The Coronavirus Aid, Relief, and Economic Security (CARES) Act—passed in late March—provides a sweeping $2.2 trillion emergency relief bill for businesses and individuals affected by the coronavirus pandemic in the United States.1
Among the headlines, the bill offers up to $1,200 immediate cash payments to most individuals earning less than $75,000 (or $2,400 for couples filing jointly and earning less than $198,000), plus an additional $500 per child. The bill also expands unemployment benefits to include independent contractors, gig workers, and the self-employed while increasing the duration of unemployment benefits. Additionally, the bill provides $500 billion to the Treasury Department’s Exchange Stabilization Fund (ESF) for distressed industries and authorizes the Federal Reserve to provide approximately $4 trillion in direct aid to various industries and local governments.2
Individuals and employers get temporary relief
Beneath the headlines are two provisions that will be of great interest to the 40-plus million Americans who owe more than $1.6 trillion in student loan debt since the end of 2019.3
One provision permits individuals to defer their student loan payments for six months without accruing interest or penalties and suspends involuntary collections (i.e., wage garnishment or tax refund reduction) of student debt. Notably, this provision applies to only individuals with federal student loans and not the less than 10 percent of student debt holders4 whose loans have been refinanced or originated with private lenders.5
Another provision applies to student loan payments made on behalf of an employee by their employer, which only a small subset of employers currently offer. One likely reason for this limited prevalence is that such payments are typically included in an employee’s taxable income.6 The CARES Act amends Internal Revenue Code (IRC) section 127(c) to provide a gross income exclusion for employer payments toward an employee’s student loans, but only for payments made before January 1, 2021. This means that an employer could pay up to $5,250 toward an employee’s student loans this year on a tax-free basis (assuming no other 127(c) benefits are provided).
Some employers already offering student debt repayment support to their employees could take advantage of this temporary tax relief by increasing the amount or frequency of their contributions in the short term. Going further, employers who have remained on the sidelines of the student debt issue to date could seize the opportunity to differentiate their rewards offerings and establish programs for the first time, offering greater value to employees. While this may seem optimistic given current economic conditions, if an organization’s specific context allows for such an investment at this time, it would send a strong positive message to current and prospective employees.
Some employers in fact are offering, or are considering offering, “COVID bonuses” to their employees. These special discretionary payments are intended to help employees cope with unexpected expenses and, in some cases, reward employees on the front lines whose work lives have been dramatically complicated by the virus.7 Employers could take advantage of this special opportunity to provide similar value to employees with student loan debt on a tax-preferred basis.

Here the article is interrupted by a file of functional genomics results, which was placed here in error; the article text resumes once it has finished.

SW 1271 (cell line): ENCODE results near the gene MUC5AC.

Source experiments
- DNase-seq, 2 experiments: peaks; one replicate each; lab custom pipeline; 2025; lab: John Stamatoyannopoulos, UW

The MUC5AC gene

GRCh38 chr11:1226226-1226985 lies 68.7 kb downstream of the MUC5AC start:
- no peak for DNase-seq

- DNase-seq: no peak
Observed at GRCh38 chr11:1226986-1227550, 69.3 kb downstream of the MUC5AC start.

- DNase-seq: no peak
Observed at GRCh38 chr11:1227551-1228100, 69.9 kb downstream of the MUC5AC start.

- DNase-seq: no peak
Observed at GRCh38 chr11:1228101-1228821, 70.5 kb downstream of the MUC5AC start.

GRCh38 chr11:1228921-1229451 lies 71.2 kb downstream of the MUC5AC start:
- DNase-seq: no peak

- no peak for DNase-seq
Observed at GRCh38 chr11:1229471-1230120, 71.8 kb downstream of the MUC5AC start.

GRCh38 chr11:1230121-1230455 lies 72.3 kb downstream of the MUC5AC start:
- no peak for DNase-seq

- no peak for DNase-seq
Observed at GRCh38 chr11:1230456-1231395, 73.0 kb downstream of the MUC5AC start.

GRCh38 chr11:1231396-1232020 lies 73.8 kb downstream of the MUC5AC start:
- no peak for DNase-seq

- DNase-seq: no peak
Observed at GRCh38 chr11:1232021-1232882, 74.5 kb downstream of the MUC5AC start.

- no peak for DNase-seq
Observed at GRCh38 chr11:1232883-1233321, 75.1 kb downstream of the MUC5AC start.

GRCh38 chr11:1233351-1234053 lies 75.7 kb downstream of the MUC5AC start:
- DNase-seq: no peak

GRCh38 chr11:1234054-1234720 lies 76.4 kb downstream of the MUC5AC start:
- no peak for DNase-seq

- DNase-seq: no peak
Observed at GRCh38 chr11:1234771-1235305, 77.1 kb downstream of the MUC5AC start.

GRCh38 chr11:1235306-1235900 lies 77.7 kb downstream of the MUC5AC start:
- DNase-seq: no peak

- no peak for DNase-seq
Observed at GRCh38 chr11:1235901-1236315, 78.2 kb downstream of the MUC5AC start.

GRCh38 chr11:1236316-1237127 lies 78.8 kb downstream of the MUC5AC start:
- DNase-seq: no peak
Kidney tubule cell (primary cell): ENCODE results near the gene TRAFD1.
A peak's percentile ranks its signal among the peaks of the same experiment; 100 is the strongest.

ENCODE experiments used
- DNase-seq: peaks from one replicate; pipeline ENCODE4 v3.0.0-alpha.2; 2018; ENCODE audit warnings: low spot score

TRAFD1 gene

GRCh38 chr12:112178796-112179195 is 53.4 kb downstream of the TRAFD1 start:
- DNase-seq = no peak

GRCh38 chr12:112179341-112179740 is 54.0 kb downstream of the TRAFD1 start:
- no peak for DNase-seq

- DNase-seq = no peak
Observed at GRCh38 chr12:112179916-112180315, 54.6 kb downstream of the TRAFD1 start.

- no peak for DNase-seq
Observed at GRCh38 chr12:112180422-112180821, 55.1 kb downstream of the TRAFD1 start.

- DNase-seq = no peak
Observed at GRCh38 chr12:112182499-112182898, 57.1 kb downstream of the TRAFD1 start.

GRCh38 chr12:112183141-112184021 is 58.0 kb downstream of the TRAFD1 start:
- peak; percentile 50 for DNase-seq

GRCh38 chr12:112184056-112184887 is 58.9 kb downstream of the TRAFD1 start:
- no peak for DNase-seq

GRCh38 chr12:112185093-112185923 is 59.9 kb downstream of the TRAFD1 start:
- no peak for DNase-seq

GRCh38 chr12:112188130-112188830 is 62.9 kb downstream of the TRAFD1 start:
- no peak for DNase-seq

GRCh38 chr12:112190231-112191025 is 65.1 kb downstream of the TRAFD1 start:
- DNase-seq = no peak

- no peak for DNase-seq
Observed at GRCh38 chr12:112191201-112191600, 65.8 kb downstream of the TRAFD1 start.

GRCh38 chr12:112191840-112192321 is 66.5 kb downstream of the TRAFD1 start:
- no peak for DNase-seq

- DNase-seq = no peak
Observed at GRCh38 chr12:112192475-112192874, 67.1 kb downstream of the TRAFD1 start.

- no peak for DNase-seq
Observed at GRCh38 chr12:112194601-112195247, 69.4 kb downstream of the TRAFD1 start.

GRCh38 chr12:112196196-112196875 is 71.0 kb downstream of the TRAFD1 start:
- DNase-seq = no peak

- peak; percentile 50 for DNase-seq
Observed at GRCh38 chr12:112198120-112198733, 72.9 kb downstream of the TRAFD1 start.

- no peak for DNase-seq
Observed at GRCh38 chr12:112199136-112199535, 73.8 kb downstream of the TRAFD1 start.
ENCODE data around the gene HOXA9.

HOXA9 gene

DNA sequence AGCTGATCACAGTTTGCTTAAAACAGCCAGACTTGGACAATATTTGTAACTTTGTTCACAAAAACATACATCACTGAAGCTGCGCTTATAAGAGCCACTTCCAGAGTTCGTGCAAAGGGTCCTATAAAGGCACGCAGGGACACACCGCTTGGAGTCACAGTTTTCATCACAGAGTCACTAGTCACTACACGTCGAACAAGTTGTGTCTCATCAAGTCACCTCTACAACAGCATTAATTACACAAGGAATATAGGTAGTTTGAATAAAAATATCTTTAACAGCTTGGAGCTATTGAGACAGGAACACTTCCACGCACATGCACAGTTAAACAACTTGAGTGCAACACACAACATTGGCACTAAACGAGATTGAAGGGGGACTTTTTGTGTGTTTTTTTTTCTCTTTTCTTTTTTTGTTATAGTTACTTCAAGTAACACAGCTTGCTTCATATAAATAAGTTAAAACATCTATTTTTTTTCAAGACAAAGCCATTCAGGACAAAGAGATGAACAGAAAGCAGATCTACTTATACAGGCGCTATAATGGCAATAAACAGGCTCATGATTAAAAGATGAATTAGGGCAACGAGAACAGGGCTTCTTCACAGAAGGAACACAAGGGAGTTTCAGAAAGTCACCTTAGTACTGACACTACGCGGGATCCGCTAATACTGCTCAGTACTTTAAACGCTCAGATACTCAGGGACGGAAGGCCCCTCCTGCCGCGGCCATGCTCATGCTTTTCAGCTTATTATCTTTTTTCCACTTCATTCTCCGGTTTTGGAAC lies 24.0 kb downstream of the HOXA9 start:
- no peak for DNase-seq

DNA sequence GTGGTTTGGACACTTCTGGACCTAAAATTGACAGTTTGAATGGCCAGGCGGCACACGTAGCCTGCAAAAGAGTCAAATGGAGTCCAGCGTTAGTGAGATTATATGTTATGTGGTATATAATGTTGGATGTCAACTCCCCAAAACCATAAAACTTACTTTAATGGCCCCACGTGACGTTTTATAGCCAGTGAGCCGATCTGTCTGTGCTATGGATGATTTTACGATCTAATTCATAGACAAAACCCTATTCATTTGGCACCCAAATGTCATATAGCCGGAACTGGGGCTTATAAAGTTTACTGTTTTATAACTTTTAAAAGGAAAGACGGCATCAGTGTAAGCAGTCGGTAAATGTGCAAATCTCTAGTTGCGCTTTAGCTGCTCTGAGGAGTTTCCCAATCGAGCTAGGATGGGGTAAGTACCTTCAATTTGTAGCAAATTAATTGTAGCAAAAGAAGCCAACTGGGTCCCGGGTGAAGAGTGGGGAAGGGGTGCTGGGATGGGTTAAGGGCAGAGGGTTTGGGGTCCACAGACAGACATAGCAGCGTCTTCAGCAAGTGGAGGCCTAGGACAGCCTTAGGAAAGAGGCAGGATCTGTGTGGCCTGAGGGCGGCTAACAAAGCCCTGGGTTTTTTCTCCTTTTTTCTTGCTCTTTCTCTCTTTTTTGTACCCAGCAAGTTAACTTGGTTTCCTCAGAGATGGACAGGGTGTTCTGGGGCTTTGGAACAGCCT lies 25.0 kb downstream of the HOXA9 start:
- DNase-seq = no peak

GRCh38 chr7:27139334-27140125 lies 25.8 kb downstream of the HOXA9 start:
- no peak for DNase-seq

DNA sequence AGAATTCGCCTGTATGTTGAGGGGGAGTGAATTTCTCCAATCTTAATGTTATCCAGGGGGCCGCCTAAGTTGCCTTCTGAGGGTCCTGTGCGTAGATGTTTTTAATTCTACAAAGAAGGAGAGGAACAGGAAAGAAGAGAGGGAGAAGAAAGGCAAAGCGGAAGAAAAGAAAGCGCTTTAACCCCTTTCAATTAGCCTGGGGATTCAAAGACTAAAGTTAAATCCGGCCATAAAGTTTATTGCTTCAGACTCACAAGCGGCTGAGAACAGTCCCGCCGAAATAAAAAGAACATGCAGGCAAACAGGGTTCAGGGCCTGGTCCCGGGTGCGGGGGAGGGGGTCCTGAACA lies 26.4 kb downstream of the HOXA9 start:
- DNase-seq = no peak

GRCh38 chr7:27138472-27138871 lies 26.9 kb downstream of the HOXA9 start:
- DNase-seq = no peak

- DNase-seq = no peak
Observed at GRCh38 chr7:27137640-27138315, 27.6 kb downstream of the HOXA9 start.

In this scenario, employees could use any student debt payments from their employer to chip away at their loan balances while keeping up with their own payment schedule. Or, they could pause or reduce their own payments without penalty or interest (through the end of September 2020) based on the other related CARES provisions while still making debt-reduction progress via the employer payment. If employees chose to reduce their own payments by the exact amount of the employer payment, they would make the same amount of progress paying down the loan but have more cash to spend on other things as they navigate the current crisis.
It remains to be seen whether the student debt provisions of the CARES Act will be extended or if other long-debated legislative measures to address the student debt crisis will come to fruition. In the meantime, the CARES Act presents a unique opportunity to directly address the financial wellbeing during a trying time and offers a way to add a layer of personalization to their rewards programs.
Bersin members may access a series of student debt articles here on our platform. An upcoming installment in the series will address public policy dimensions of the student debt crisis.
|Peter DeBellis is a vice president and the total rewards research leader at Deloitte Consulting LLP. |
Robert Davis is a managing director at Deloitte Consulting LLP and leads the Washington Rewards Policy Center of Excellence.
1Congress.gov, “S.3548 – CARES Act,” Accessed April 30, 2020
2Congress.gov, “S.3548 – CARES Act,” Accessed April 30, 2020.
3U.S. Federal Reserve, G.19 Consumer Credit statistical release, “Consumer Credit Outstanding Levels,” April 7, 2020.
4MeasureOne.com, “Academic Lending Study.” Accessed April 15, 2020.
5U.S. Department of Education, “Coronavirus and Forbearance Info for Students, Borrowers, and Parents,” Accessed April 30, 2020.
6Student Loan Debt: Rewards Practices to Help Ease Employee Debt Burdens and Enhance Business Results, Deloitte Consulting LLP / Pete DeBellis, 2018.
7“Compensation in Crisis,” Practical Measures Organizations Can Take to Ensure Stability Amid COVID-19,” WorldatWork.org / Jeremy Spake, April 6, 2020.